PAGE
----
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Powering toward a clean energy future
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In the field of photovoltaics-the study of converting sunlight into electricity, Pierre J. Verlinden's name shines like the sun.

Born in 1957, the Belgian-Australian engineer has published about 200 scientific papers, generated more than a dozen patents and held senior R&D positions in labs and PV companies across Europe, the United States and Australia.

In 2012, to help China build a clean energy future, Verlinden brought more than 35 years of expertise to his fifth continent, becoming the chief scientist at Trina Solar-one of the world's largest solar product manufacturers, located in Changzhou, Jiangsu province.

Since his arrival, Verlinden has helped the company break 15 world records in the solar energy industry, ranging from solar cell conversion efficiency to power output for solar panels.

In his office, Verlinden has five different types of full-size solar panels leaning against the wall. Above the panels, he has hung a photo of NASA's solar airplane, which he helped design, and his William R. Cherry Award-one of the most prestigious in photovoltaics.

His most prized creations, however, are kept in his bookcase. They are an advanced type of solar cell called Interdigitated Back Contact cells, or IBCs, which set a world record in May with an energy conversion rate of 24.13 percent, the most efficient silicon solar cell ever produced in China.

Unlike conventional solar cells, which have lines of silver electrical conductors running across the panel's surface to carry electricity to the batteries.

"IBCs essentially have these conductors integrated in the back of the panel, meaning more surface area to absorb sunlight and thus higher efficiency," he said.

The lack of surface conductors also means the panels look slick and minimalistic. IBCs are still at the experimental phase, but they have already earned the moniker of the "iPhone of solar panels", for their "elegance and efficiency", he said.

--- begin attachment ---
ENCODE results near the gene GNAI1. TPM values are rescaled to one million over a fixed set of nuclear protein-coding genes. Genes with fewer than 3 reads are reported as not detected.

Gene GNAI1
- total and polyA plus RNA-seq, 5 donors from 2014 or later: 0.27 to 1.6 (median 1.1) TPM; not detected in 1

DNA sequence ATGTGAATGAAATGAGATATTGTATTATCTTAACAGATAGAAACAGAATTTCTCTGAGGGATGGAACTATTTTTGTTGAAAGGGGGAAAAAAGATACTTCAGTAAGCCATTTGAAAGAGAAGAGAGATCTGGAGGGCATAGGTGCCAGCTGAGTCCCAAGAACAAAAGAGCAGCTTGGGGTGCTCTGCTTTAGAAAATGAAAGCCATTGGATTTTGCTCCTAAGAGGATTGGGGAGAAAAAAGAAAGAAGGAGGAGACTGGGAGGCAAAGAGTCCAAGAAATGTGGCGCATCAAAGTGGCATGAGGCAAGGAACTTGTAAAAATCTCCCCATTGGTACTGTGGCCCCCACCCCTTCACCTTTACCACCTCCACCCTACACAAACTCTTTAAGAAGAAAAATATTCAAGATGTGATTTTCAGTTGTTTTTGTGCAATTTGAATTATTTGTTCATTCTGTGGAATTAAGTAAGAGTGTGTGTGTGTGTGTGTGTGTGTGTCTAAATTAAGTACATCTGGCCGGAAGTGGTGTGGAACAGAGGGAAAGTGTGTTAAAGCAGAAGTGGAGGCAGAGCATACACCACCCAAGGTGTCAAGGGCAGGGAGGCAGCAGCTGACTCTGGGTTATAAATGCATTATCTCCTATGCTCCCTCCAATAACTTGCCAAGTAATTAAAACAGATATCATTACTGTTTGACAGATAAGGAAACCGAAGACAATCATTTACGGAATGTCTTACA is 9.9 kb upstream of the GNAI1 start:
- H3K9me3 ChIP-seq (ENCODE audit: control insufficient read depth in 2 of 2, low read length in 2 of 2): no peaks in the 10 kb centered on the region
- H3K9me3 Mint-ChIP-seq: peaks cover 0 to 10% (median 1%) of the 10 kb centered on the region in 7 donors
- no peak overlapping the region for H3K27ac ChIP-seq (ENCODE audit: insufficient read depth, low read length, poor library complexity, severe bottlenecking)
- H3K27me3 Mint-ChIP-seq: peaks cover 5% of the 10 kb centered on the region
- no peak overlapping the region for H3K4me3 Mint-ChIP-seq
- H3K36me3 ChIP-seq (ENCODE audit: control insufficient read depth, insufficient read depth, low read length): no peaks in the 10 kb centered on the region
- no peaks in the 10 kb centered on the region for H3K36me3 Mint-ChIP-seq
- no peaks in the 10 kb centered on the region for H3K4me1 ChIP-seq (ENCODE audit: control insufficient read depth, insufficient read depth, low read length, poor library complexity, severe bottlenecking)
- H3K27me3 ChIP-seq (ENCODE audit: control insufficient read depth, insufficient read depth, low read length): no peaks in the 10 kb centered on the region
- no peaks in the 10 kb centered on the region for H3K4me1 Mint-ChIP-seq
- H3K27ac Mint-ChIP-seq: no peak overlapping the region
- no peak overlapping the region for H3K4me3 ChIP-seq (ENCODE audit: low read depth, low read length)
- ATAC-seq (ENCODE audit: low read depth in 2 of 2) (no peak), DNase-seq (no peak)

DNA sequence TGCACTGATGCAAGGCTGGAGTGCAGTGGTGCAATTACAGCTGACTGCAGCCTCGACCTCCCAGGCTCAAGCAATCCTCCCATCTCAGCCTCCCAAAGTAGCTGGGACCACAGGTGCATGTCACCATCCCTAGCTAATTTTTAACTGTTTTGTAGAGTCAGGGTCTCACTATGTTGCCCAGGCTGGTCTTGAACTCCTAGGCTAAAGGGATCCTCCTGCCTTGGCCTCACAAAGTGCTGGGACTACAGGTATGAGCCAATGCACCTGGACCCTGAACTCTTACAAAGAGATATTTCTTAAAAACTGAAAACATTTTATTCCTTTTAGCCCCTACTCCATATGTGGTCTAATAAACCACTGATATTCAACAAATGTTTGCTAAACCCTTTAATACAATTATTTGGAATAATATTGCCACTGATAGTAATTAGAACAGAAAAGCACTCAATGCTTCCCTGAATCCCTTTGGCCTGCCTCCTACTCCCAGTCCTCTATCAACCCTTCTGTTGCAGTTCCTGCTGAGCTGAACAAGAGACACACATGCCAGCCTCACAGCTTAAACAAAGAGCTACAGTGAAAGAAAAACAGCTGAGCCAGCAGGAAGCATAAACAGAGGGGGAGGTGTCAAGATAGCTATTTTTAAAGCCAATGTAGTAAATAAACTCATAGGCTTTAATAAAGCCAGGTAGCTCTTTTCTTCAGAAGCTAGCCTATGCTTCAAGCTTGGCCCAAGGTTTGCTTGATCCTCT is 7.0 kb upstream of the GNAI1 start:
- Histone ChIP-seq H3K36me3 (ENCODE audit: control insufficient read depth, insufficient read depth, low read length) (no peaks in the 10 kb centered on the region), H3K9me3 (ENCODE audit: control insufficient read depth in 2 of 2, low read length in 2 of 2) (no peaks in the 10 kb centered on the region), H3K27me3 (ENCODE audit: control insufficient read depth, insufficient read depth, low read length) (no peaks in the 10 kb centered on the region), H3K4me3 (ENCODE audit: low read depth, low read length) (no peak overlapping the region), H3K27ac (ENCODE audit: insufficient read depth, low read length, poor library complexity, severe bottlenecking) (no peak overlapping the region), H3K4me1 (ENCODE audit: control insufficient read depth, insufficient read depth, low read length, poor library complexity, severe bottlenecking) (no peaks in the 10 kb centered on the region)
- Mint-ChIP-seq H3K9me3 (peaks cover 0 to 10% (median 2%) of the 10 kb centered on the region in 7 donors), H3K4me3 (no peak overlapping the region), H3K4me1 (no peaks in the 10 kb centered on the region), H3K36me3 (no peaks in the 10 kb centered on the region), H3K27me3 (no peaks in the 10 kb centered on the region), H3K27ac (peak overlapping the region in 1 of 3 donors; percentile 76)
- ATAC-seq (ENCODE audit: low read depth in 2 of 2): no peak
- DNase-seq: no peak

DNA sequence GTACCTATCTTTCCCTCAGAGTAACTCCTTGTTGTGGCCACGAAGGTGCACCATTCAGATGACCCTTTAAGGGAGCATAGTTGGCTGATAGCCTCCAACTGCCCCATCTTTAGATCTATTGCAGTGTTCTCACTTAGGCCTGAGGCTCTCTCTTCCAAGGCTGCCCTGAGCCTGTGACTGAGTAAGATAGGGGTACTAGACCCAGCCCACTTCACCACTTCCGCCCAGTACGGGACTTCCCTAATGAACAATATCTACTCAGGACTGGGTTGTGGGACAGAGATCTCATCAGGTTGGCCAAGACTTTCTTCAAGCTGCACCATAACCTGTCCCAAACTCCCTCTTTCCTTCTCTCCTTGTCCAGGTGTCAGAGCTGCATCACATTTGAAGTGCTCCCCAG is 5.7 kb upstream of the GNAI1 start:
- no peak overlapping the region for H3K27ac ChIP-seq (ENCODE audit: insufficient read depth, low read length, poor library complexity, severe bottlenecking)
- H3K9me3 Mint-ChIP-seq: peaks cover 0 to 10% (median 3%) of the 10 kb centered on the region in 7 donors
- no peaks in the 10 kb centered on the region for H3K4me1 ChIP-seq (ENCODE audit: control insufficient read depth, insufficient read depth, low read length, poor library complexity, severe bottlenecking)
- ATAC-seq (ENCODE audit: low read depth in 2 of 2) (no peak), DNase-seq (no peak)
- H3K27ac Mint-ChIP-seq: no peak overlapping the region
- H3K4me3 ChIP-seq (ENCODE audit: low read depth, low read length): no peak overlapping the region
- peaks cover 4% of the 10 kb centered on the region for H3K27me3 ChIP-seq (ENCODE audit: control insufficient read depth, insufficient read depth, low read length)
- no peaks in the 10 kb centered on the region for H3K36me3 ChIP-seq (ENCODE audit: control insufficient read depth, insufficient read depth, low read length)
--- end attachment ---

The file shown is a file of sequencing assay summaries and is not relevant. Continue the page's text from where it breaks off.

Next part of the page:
IBC is just one of the leading innovations coming out of China's PV industry. For decades, China has been eyeing alternative energies, like solar and wind, to meet its economic needs, as well as to cut its coal dependence and pollution.

By 2040, China's electricity production by coal-fired power plants will drop from today's 73 percent to 43 percent, while wind will rise from 3 percent to 12 percent, and solar from 1 percent to 6 percent, according to a report by the International Energy Agency.

"We hope the proportion of solar energy can be even higher," Verlinden said. "China has changed from being a follower into a PV industry leader in the past 10 years, leading the world in PV innovation, solar energy production and market size."

In July, Wang Bohua, secretary-general of China's photovoltaic industry association, told an industry gathering that the solar industry is expected to install 60 gigawatts of generating capacity this year-a 12 GW increase compared with last year.

China already had a total of 101.8 GW installed solar capacity by June, after adding 24.4 GW in the first six months of 2017, Wang said. For comparison, a typical nuclear power plant has a capacity of 1 GW, Verlinden said.

Today, the Yangtze Delta region, which consists of Jiangsu and Zhejiang provinces, produces about 60 percent of the world's silicon solar panels, Verlinden said.

"There is no doubt that the center of gravity for the PV industry is in China. If you were a PV scientist in the 1970s, you would go to Silicon Valley, but now, you would come to China," he said.

Sponsored by: General Office and Foreign Affairs Office of Changzhou Municipal People’s Government
All rights reserved.Jiangsu ICP Record No. 05003616
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